Next generation biopesticides for environmentally benign control of crop pests

Lead Research Organisation: Durham University
Department Name: Biosciences

Abstract

Pesticides are an essential tool for increasing agricultural productivity and meeting the challenge of providing increased food supplies from diminishing land areas available for cultivation. Invertebrate pests of crops, which include both insects and other arthropods, such as caterpillars, aphids, beetles, flies and mites, and molluscs, such as slugs and snails, can cause total crop losses if not treated. However, the negative effects of unregulated use of indiscriminate chemical pesticides on the environment, and human health, are well-documented. In the search for new environmentally-friendly
pesticides, many investigators have identified the possibility of using examples from the wide range of protein and peptide toxins produced naturally by organisms such as spiders, scorpions and other predators to control insect and other invertebrate pests. These toxins have many advantages - they are effective, can be highly specific in their action, with no effects on higher animals; they are also susceptible to biodegradation in the environment. However, delivery of these toxins to their sites of action - usually in the central nervous system - has remained a consistent problem which has prevented their adoption as pesticides; whereas a predatory organism can sting or bite its prey to introduce toxins into its circulatory system, delivery through contact or feeding by the target organism is usually ineffective.
Fusion protein technology enables the conversion of a protein or peptide toxin which normally requires access to the circulatory system of an organism to be effective, into a pesticide which is effective when orally delivered. This is achieved by fusion of the toxin to a protein "carrier", which is able to transport across the gut wall of the target organism into the circulatory system. The fusion protein, containing both the toxin and the carrier in a single polypeptide, is produced from a synthetic gene in a recombinant expression system, either for exogenous application or produced endogenously in the crop. When the target organism ingests material containing the fusion protein, the toxin component of the fusion is transported by the "carrier" into the circulatory system; it is now able to access its targets. Fusion proteins are thus effective pesticides in baits or sprays. Fusion protein technology has been developed to produce novel pesticides which are more specific towards target species, with minimal side effects on beneficial organisms, such as bees. Since fusion proteins are biodegradable, they do not persist in the environment, which is timely in view of current concerns about molluscicide residues in water supplies.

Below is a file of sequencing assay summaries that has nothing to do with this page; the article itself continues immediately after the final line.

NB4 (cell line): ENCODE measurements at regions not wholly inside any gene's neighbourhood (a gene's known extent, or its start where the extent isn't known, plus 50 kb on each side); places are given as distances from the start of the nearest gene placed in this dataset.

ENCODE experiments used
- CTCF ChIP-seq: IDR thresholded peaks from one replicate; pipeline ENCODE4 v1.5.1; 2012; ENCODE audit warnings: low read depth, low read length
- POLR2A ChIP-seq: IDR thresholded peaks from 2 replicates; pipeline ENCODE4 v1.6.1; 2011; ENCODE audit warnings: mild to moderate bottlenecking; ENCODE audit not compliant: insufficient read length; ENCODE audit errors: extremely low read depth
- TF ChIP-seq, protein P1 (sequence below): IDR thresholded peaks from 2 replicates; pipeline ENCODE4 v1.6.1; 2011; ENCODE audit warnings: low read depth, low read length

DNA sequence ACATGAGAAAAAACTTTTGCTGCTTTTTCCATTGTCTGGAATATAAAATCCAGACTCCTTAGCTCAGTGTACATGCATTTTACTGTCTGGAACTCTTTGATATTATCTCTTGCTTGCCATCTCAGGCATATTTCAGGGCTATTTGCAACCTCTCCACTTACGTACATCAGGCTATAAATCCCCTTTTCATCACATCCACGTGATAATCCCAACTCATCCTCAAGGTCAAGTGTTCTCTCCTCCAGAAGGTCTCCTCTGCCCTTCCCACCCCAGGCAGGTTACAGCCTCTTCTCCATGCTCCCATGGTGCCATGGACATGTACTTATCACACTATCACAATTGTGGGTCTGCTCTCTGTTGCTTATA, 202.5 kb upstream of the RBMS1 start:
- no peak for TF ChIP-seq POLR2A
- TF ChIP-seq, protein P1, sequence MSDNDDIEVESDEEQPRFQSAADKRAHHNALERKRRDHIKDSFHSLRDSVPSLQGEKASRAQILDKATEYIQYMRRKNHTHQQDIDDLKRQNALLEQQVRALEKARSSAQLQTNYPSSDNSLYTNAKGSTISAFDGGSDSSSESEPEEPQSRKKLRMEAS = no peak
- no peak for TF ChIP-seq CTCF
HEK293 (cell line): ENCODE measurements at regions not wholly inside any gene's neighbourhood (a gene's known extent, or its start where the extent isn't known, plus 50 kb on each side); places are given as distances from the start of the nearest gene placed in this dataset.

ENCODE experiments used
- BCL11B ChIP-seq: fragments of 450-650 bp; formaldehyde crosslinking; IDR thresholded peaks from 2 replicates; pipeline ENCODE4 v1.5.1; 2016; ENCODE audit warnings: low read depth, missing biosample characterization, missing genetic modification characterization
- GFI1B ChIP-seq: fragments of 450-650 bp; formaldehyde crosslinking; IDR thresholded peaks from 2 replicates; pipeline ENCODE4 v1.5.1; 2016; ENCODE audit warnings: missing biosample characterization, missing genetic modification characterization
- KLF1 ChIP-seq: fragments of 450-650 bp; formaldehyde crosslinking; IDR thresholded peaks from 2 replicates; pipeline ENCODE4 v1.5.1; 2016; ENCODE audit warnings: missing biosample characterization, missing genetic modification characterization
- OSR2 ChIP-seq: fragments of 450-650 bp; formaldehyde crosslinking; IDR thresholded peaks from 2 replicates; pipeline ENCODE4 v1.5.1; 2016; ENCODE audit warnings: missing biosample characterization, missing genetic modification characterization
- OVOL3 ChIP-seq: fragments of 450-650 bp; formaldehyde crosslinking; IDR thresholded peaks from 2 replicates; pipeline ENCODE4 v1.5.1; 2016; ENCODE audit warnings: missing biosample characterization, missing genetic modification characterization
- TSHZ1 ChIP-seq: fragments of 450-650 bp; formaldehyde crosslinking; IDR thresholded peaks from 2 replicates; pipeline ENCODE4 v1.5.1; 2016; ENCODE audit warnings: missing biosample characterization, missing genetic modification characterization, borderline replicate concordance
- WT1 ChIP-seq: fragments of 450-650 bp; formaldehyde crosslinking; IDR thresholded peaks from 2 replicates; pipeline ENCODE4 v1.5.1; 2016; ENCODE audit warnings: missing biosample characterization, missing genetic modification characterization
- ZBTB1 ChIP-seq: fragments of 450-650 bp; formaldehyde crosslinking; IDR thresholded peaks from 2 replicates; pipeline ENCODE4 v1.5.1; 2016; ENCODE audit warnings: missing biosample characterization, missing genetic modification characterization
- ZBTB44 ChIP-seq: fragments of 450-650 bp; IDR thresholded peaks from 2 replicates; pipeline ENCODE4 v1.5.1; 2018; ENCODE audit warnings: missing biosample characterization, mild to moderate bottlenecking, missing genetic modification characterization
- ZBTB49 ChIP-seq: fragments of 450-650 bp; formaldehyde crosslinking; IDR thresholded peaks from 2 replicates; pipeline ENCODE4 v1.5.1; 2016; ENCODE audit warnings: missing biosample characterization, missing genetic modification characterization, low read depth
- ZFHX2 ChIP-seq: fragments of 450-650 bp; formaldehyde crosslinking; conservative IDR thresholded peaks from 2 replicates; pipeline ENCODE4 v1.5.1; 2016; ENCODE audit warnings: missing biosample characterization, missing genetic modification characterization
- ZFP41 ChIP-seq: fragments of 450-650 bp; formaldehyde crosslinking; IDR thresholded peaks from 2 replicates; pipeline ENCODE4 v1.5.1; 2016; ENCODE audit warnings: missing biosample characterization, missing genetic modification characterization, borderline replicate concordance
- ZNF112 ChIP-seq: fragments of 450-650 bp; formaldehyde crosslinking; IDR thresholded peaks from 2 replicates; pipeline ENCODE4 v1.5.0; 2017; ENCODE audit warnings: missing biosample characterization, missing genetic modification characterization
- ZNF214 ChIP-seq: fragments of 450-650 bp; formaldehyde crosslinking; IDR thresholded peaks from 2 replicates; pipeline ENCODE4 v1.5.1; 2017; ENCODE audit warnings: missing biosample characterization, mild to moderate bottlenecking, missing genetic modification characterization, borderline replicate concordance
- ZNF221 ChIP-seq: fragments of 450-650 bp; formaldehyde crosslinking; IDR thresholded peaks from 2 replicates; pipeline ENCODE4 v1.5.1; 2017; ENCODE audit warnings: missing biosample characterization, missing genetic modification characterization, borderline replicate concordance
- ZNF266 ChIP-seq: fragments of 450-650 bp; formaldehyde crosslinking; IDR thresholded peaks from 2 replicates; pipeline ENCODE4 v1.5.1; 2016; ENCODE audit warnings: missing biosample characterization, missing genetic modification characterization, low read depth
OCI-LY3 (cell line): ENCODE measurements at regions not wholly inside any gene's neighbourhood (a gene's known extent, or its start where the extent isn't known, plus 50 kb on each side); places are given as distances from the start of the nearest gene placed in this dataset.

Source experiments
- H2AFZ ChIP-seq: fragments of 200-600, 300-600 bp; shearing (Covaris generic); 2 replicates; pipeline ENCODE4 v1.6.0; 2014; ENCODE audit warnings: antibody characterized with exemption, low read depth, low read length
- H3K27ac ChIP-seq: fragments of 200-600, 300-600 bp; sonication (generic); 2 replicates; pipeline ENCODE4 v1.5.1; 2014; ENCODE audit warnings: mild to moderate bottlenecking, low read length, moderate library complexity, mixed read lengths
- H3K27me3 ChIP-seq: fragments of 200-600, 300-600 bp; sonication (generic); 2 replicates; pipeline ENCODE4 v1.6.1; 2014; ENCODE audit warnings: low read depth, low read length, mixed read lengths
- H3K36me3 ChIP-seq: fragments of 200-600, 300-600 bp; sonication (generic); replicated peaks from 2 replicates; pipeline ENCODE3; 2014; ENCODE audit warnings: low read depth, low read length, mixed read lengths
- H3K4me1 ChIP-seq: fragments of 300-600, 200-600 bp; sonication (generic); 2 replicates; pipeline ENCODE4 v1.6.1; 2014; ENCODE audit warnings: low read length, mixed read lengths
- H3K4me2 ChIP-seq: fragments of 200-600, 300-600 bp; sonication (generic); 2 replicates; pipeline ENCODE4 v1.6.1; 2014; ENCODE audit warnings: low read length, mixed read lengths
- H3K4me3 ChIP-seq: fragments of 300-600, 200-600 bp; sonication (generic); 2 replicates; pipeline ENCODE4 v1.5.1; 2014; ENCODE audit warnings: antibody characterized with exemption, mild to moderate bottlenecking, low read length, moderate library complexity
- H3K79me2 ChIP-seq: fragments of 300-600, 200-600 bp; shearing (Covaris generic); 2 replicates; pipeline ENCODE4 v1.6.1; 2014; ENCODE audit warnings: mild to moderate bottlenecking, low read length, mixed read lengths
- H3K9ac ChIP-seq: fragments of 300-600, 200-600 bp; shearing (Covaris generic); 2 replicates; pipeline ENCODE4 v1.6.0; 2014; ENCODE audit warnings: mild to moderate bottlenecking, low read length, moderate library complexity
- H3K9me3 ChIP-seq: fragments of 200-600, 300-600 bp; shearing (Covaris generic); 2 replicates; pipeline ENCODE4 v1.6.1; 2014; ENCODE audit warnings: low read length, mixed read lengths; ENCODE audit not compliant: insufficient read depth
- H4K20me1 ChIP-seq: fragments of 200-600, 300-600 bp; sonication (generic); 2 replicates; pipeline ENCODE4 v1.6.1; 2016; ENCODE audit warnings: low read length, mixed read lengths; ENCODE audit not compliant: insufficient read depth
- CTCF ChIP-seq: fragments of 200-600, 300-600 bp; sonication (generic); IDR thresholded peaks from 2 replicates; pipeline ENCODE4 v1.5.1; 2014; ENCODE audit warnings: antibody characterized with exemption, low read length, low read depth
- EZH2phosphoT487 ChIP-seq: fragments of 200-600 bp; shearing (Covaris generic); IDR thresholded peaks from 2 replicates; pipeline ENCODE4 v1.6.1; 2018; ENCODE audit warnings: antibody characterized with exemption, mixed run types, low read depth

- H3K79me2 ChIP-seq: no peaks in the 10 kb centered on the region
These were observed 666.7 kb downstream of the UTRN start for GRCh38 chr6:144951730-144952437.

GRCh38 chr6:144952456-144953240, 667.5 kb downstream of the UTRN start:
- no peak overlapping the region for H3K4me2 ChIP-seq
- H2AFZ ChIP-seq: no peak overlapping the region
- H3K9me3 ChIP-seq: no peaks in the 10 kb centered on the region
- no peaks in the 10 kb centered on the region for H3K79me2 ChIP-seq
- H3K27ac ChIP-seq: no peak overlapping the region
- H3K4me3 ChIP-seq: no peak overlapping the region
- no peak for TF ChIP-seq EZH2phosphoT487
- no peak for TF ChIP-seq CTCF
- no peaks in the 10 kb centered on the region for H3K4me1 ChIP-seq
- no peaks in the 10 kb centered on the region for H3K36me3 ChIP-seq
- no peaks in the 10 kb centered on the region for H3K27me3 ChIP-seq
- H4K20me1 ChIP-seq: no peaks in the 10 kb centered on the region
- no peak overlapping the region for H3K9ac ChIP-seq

The proposed project aims to develop two prototype fusion proteins, which have been shown to have insecticidal activity towards caterpillars, beetles, flies and aphids, and molluscicidal activity towards slugs, to the point where a prototype biopesticide is ready for evaluation in a commercial setting, in collaboration with potential customers. This will involve optimising the production process, and carrying out formulation and product development. At the same time the necessary background testing for preparing data for pesticide registration will be accumulated; this will include evaluation of both efficacy towards target pests, and ecotoxicological and environmental studies. The project will also aim to develop further fusion protein biopesticides, to allow a portfolio of products suitable for different applications to be built up. It will also look at development of resistance towards fusion protein biopesticides in potential targets, to develop a strategy for managing use of these products to minimise loss of effectiveness; the availability of a range of fusion proteins with differing modes of action will also be a valuable resource in resistance management.

Technical Summary

The proposed project aims to develop two prototype fusion proteins, which have been shown to have insecticidal activity towards caterpillars, beetles, flies and aphids, and molluscicidal activity towards slugs, to the point where a prototype biopesticide is ready for evaluation in a commercial setting, in collaboration with potential customers. This will involve optimising the production process, and carrying out formulation and product development. At the same time the necessary background testing for preparing data for pesticide registration will be accumulated; this will include evaluation of both efficacy towards target pests, and ecotoxicological and environmental studies. The project will also aim to develop further fusion protein biopesticides, to allow a portfolio of products suitable for different applications to be built up. It will also look at development of resistance towards fusion protein biopesticides in potential targets, to develop a strategy for managing use of these products to minimise loss of effectiveness; the availability of a range of fusion proteins with differing modes of action will also be a valuable resource in resistance management.

Planned Impact

Besides the anticipated commercial benefit to the industrial partner Lonza, in bringing a new class of biopesticides to market and developing a range of products for different applications in agriculture and horticulture, the beneficiaries of the proposed programme will include: